OUT TO PASTOR: I didn’t do it my way
I don’t think I’ve learned very much during my life. I just bounce from day to day and take what comes.
The one thing I did learn as I look back is, for the most part, I didn’t do it my way.
Remember Frank Sinatra and his song, “I Did It My Way?” I would have liked to ask him, how’s that been working for you?
Whenever we do everything our way, there is a consequence.
You know what they say that for every action, there is a consequence. By the time the consequence hits you in the face, it’s too late to make any changes.
When I ever did something “my way,” it never really worked out.
The other day as I was meditating on this, I thought of how smart I was when I was a teenager. I knew everything; all you had to do was ask me. Sometimes you didn’t even have to ask. I was ready to give my opinion at any time.
If only I were a smart as I thought I was when I was a teenager, everything would be gloriously wonderful. The problem is, I’m not.
I have learned that I don’t have to have everything my way. That was the first thing I learned as a husband. If I get everything my way, somebody in the house is not happy.
As long as I have been with the Gracious Mistress of the Parsonage, she is the only one I know that gets things done her way. Not in a bullying manner, she just seems to know the right thing to do at the right time.
I, on the other hand, cannot even tell time.
Thinking along this line, a memory flashed back. I remember rushing my wife to the hospital to deliver our first baby. I’m not sure who was more nervous, the mother or the expected father.
We got there, and she was escorted back to the delivery room where they would deliver the baby. I paced the lobby, not knowing exactly what I should be doing.
Several hours went by, and I heard nothing concerning the birth of our baby. If I only had my way, I would go back there and see for myself.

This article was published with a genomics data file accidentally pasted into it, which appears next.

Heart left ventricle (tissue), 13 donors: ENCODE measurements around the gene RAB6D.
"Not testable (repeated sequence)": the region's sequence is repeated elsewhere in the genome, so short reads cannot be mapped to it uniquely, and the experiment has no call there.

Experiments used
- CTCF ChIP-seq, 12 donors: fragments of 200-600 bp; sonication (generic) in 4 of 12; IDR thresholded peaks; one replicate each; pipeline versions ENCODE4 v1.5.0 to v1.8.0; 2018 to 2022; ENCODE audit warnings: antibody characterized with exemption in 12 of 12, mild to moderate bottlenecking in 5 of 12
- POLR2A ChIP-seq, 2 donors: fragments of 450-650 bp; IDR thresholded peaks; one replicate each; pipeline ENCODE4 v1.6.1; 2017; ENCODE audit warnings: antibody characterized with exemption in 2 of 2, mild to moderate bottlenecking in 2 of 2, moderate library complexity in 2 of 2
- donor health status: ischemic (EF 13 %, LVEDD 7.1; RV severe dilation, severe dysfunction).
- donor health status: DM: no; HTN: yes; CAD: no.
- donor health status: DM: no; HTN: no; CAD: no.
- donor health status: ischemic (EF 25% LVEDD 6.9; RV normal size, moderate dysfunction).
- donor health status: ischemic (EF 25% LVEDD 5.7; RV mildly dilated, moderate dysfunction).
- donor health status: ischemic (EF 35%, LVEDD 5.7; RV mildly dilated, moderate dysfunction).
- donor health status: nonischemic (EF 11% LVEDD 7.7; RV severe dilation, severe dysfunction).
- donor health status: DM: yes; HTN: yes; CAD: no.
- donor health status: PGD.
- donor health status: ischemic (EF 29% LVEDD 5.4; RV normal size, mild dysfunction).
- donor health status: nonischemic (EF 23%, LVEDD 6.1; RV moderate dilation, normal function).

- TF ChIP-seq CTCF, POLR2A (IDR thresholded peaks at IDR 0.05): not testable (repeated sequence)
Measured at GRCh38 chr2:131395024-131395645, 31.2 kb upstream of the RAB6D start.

Just then, the nurse that took my wife back into the delivery room came out, and I approached her and said, “Can I go and see my wife and baby now?”
After all, I was the father, and I was paying the bill for this baby.
The nurse, who looked like she had just gone through World War II, glared at me and, with a very rough voice, said, “No, you’re not going back there. After all, you’re the one that’s responsible for all of this.”
I did not know what she meant or what she was talking about?
There was not anything I could do but continue waiting. As I sat in the waiting room, I thought, she ought to be very, very, very glad that I was not doing it my way. My way would have been very nasty and ugly for her.
I let that nurse do it her way because she was not significant in my life. For me to let her have it her way did not in any way harm me. I just had to wait a little longer.
Finally, I had the opportunity to go back and see my wife and our first baby. That took away all my memories, at the time, of that nasty nurse who wanted to do everything her way.
I was glad I didn’t do it my way.
On many occasions, I have wanted to give people a piece of my mind to do it my way. Unfortunately, I have run out of pieces of mind. For all things considered, it has turned out to be a good thing.
Many times through life, I allowed the Gracious Mistress of the Parsonage to have it her way. Most of the time, her way was the right way. If I would’ve stepped in to do it my way, we would be in a lot of trouble today.
There have been some very wonderful times when her way did not work, and if I would have had my way, things might not have turned out better. But I chose the high road and let her have her way.
Only a few times in my life have I been right, and she has been wrong. I choose not to identify those times for various reasons.
Every once in a while, I sit back and think about a few times when I have been right but did not step up to interfere in the situation. That always causes me to chuckle.
The other night I was chuckling as I was thinking of one in particular, which I cannot disclose, when my wife said, “What are you chuckling about?”
“Oh,” I said, “I was just thinking about a joke.”
“And, what joke was that,” she asked?
“Why was 6 afraid of 7? Because 7, 8, 9.”
As I sat back in my chair, a verse of Scripture came to mind. “Submitting yourselves one to another in the fear of God” (Ephesians 5:21).
Some of my happiest times in life are when I’m not doing anything my way. Giving someone else the privilege of doing it their way is a very satisfying thing.
Dr. James L. Snyder is pastor of the Family of God Fellowship, Ocala, FL 34472, where he lives with his wife. Call him at 352-216-3025 or e-mail email@example.com. The church web site is www.whatafellowship.com.